Fasting 101 – What you need to know

The fitness industry frequently goes through trends. It seems that one of the latest, most popular trends in the industry is fasting. Although it seems to have become popular fairly recently, fasting has been around for thousands, even millions of years, going all the back to the way the first humans ate.  The first humans would go for prolonged periods without eating, having to wait until making a kill before eating as much as they could over a short period of time before the meat would spoil. A more modern is example is looking at the way large carnivores such as lions or wolves eat, as these animals go for days without eating until they make a kill and eat as much as possible, then going for days again without eating. Many animals including humans have evolved this way and produced a survival mechanism where the body produces certain hormones and increased energy boosts during times of low food allowing for a greater a chance of survival (Mattson and Wan, 2005).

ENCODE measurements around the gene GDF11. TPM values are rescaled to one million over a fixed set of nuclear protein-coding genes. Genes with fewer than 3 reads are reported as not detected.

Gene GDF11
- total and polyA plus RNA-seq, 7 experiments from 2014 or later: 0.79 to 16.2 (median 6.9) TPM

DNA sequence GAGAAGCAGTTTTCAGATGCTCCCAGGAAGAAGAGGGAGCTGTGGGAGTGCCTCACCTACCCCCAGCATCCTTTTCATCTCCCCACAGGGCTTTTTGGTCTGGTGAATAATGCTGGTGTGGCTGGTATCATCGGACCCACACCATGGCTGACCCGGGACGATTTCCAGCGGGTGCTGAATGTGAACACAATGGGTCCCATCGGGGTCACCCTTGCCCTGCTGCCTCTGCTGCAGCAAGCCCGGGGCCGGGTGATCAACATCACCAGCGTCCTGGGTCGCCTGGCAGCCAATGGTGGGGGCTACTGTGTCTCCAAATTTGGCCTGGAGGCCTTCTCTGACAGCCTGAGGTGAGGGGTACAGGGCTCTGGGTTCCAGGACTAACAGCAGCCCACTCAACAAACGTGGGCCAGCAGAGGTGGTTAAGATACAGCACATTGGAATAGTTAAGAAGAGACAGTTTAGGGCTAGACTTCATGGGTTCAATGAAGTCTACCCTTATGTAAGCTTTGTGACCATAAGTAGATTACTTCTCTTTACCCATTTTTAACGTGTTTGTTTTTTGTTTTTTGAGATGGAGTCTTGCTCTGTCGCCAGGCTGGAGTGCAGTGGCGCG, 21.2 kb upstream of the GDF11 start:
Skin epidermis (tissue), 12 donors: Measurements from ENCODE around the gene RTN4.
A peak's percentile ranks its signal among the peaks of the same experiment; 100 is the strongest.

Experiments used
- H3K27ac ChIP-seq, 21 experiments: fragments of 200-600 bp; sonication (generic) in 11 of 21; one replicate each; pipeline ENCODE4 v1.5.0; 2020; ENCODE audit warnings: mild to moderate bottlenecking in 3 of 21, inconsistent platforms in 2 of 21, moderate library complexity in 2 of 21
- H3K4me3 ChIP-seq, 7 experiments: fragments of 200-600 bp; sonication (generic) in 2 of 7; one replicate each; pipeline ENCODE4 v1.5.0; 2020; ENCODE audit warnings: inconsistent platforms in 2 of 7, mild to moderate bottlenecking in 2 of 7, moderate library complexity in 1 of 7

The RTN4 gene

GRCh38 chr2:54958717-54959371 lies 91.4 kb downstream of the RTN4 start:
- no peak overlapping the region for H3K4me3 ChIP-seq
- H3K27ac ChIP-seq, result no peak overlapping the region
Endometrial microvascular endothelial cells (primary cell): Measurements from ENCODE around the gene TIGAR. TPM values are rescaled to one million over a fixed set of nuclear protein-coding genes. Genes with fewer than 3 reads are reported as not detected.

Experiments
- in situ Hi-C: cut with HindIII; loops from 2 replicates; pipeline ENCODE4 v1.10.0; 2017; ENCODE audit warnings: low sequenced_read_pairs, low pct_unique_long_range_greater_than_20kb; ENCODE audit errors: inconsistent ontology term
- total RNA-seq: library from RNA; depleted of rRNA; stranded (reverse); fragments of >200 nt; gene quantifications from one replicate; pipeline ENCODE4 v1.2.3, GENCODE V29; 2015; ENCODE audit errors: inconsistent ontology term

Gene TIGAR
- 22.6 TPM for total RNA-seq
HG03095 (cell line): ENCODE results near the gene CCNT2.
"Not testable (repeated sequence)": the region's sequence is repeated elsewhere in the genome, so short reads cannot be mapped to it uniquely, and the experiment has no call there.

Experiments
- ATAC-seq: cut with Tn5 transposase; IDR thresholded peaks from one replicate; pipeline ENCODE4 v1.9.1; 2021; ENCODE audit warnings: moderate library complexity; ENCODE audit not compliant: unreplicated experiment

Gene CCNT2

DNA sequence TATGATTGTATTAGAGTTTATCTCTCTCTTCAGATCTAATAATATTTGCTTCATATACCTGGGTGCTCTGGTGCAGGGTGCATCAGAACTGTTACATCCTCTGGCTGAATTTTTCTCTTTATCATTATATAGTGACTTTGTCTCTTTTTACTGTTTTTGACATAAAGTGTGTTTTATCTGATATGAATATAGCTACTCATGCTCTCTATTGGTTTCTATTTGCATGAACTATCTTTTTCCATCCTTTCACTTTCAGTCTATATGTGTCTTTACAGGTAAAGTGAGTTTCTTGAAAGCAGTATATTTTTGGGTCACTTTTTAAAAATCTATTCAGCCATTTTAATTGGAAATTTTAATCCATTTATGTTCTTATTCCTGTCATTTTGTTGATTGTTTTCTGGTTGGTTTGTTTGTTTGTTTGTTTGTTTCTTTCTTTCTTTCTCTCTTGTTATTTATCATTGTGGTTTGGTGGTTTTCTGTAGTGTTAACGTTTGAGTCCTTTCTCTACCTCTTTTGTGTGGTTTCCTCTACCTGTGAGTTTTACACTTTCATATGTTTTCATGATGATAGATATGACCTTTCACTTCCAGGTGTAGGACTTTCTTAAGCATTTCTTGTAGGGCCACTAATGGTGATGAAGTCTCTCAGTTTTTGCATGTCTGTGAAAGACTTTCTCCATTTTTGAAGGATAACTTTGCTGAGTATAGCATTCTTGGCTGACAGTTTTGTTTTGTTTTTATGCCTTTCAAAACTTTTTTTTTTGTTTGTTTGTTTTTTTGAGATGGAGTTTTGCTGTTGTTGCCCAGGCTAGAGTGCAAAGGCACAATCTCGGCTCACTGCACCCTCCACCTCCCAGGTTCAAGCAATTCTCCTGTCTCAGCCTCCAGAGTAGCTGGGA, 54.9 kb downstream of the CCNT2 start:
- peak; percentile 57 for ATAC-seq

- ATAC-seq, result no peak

It has only been recently within the last few thousand years that food has been readily available where humans do not have to go out and hunt, or gather food to eat.

Not eating for extended periods is very similar to the validity behind fasting.  Fasting is where you do not eat for prolonged periods allowing your body to tap into fat stores as opposed to using stored food in the form of glycogen for energy.

This shatters the “bodybuilding” paradigm where you have to eat every 2-3 hours or you will go catabolic and start losing muscle. This bodybuilding approach is 100% completely false.  Muscle is much harder to lose than you think. As long as you are still providing stimulus to the muscles through weight training and eating adequate protein (0.6-0.8 g/lb), your body will primarily use body fat until your fat stores are extremely low. Your body wants to preserve as much muscle as possible so it is not until your body enters the late stages of starvation that it will start to burn muscle.